Amazon’s Fire Phone: Hot Or Not
I’m coming into this a bit late, but I feel like it was important to digest all the information about this new phone. If you missed it, last week Amazon announced a new Android-based phone named “Fire Phone”. This ultra-super-secret phone was probably an inevitability, but until it was announced, nobody really knew for sure. If you thought this was shades of Facebook Home, you would be right. I thought I’d take a look at what’s good, and what’s bad about Amazon’s announcement.
For the specification geeks, you can get your fill over on GSMarena, so I won’t repeat all that here. This is a current phone, so naturally you would expect the specifications to reflect that. Of note is the 4.7 size and a very capable camera at 13 megapixels. Since I have not held this phone, I’ll need to reserve complete judgement until then; but, I’ll let you know what I think the future holds for this beast.
1. Unlimited cloud space for photos – A bold move by Amazon to make this 13MP camera a cool and useful tool for enthusiasts. It would be great to know you can take photos as you wish and not worry about space on either the phone or in the cloud. If only Amazon could make photo management and sharing as accepted as Flickr.
2. Specifications – Some of them are fantastic. The phone looks kind of plain-Jane, but cell frequency support here is amazing, the camera looks great and it shoots 1080p video. The phone even support the 802.11ac WiFi standard. It’s screen uses Corning Gorilla Glass 3. So, some of these details are not bad for a phone.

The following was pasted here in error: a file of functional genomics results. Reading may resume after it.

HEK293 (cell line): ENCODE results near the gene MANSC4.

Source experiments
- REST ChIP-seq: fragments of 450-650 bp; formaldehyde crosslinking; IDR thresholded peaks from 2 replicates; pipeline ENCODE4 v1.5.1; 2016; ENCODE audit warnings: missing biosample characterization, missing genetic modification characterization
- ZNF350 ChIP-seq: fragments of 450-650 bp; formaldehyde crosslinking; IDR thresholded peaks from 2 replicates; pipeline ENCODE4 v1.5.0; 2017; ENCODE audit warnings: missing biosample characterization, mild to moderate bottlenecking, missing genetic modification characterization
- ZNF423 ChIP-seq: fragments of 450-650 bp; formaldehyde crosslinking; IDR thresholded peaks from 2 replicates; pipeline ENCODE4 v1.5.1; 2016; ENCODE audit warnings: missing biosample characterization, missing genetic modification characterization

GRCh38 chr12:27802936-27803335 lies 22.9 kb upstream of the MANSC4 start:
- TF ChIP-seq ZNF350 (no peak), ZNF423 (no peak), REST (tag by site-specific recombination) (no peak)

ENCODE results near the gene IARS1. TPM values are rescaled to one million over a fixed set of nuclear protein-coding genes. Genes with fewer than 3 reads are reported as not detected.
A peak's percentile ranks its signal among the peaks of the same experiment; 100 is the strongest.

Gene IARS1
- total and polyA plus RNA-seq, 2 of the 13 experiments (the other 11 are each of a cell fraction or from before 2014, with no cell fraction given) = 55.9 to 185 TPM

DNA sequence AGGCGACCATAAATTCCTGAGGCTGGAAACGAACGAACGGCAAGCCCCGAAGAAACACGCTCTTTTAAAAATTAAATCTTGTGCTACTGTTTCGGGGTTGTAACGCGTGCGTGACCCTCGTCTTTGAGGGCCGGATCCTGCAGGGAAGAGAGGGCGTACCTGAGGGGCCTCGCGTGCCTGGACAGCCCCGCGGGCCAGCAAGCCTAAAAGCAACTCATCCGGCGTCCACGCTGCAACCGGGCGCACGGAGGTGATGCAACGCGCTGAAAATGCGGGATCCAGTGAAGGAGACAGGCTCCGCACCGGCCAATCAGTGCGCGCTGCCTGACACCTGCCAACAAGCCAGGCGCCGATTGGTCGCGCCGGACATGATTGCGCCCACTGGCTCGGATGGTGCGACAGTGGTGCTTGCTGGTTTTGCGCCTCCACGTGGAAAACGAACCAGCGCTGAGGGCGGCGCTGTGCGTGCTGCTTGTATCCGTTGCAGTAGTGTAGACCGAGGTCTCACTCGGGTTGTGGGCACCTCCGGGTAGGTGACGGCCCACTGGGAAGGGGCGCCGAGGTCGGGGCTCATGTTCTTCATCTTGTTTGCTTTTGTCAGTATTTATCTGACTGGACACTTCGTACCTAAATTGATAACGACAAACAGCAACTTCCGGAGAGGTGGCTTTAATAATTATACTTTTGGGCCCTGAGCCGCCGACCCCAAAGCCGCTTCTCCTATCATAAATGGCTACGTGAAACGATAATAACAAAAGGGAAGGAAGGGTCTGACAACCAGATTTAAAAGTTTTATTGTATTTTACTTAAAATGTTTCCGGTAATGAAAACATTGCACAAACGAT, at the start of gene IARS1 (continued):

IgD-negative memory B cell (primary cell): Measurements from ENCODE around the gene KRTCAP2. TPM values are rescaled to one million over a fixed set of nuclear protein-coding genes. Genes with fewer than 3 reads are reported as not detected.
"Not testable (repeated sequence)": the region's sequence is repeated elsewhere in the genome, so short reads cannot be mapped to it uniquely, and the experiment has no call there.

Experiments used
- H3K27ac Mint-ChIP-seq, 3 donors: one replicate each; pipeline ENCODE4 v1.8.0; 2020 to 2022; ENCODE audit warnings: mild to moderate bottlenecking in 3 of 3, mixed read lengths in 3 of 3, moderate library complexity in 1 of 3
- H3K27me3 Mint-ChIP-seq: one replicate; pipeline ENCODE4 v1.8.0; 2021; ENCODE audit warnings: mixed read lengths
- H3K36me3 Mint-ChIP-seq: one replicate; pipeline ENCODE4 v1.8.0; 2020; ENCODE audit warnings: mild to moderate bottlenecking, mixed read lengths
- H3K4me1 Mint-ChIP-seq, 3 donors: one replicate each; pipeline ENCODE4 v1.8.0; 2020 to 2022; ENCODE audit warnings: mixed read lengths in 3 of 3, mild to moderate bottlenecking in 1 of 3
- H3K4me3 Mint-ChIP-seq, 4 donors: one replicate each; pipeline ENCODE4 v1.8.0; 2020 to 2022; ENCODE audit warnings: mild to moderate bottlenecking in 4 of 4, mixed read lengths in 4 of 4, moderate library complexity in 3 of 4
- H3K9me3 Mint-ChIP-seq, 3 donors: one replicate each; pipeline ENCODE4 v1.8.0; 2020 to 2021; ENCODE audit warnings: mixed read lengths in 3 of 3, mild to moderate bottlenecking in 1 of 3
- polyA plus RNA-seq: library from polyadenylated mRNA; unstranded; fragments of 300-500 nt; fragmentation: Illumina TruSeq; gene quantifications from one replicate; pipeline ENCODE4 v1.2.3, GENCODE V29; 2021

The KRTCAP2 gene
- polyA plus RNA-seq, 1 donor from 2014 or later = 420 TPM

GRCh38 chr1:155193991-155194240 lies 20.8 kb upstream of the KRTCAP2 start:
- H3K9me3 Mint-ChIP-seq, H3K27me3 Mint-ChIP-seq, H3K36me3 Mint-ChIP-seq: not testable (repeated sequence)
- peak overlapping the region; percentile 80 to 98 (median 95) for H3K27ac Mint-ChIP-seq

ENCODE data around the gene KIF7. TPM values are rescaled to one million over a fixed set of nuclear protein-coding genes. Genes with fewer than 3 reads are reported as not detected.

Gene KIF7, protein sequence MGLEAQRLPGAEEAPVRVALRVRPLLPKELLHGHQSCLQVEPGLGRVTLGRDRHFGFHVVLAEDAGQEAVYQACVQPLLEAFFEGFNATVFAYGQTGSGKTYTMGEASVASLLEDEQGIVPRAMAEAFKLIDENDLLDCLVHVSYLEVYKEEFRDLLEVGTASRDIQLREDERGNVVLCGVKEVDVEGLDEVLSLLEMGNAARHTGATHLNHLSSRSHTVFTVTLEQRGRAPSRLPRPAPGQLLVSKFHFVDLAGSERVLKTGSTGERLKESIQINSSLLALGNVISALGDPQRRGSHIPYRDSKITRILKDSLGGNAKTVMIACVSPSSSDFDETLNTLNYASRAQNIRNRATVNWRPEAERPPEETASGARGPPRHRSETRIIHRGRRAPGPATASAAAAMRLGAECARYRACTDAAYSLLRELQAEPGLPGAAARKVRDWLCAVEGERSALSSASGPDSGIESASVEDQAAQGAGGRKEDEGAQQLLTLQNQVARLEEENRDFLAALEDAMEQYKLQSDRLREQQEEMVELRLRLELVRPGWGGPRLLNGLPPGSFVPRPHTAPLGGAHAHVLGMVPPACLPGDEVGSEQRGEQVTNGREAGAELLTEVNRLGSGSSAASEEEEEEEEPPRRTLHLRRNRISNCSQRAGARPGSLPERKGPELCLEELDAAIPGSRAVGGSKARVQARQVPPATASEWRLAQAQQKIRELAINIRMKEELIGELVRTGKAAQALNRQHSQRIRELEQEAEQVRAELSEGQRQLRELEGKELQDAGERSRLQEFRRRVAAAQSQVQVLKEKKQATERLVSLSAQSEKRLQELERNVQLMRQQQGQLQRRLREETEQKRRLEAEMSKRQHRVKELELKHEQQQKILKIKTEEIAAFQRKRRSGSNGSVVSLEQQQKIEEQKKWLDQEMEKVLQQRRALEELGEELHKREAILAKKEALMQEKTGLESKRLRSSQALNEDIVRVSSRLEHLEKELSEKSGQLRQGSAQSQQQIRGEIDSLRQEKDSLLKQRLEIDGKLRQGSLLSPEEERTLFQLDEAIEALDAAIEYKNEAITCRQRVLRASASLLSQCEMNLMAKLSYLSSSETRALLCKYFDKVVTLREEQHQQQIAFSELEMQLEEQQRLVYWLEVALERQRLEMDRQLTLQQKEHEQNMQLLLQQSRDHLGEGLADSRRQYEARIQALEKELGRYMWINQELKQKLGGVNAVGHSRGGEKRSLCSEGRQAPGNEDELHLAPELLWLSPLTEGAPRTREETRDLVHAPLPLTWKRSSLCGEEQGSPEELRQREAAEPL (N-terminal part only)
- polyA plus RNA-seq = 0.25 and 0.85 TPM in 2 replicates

1. Flashy interface that doesn’t appear to have much utility – And, this is a really bad thing. Nothing dooms a device more than a feature that no one wants, and if the 3D Dynamic Perspective UI doesn’t catch on as a game platform – this will spell trouble for the Fire Phone.
2. Linking the phone to selling stuff – This may not be so bad if using the phone on a regular basis, but it appears as though the Fire Phone is built to sell Amazon stuff. There is even a button expressly for this purpose. What Amazon doesn’t get is that the phone comes first, not what they’re selling. Even worse, countries outside of America have garbage selection in the Amazon inventory, making the Fire Phone even less useful. If this phone is forever linked to Amazon’s products, expect demand to be low.
3. Aping and further fragmentation of Android – For those millions that currently use Android, Amazon’s Amazon Fire OS v3.5 will probably not be welcoming like a warm blanket. Rather, the controls will look different, the dialer appears to be weird, the browser is not Chrome. What’s more, you probably won’t have access to the Google Play Store. For this reason, many may avoid this phone.
4. Stereo Speakers – Stupid people will pay for this thinking it makes a difference having “stereo” and “surround sound” on a 4.7 inch phone. Seriously, it’s a phone.
5. It costs $199 (even on contract). For a phone that appears as a conduit for Amazon purchases, you would think it should be free on contract. Not to worry; I suspect this will be the case in the near future.
As it stands, I wouldn’t buy this thing, nor would I recommend you do it. Are there die-hard Amazonabies? Yes, and this is probably for them. Perhaps this could become a manager for all things Amazon (EWS, store fronts, etc), while allowing you to buy from Amazon regularly. Could this be the dawn of having multiple smartphones in our pocket? No, probably not. No one knows how the public will take to this device, but this phone looks like a dud.
The Amazon Fire Phone is not yet available, expect it to arrive later this year.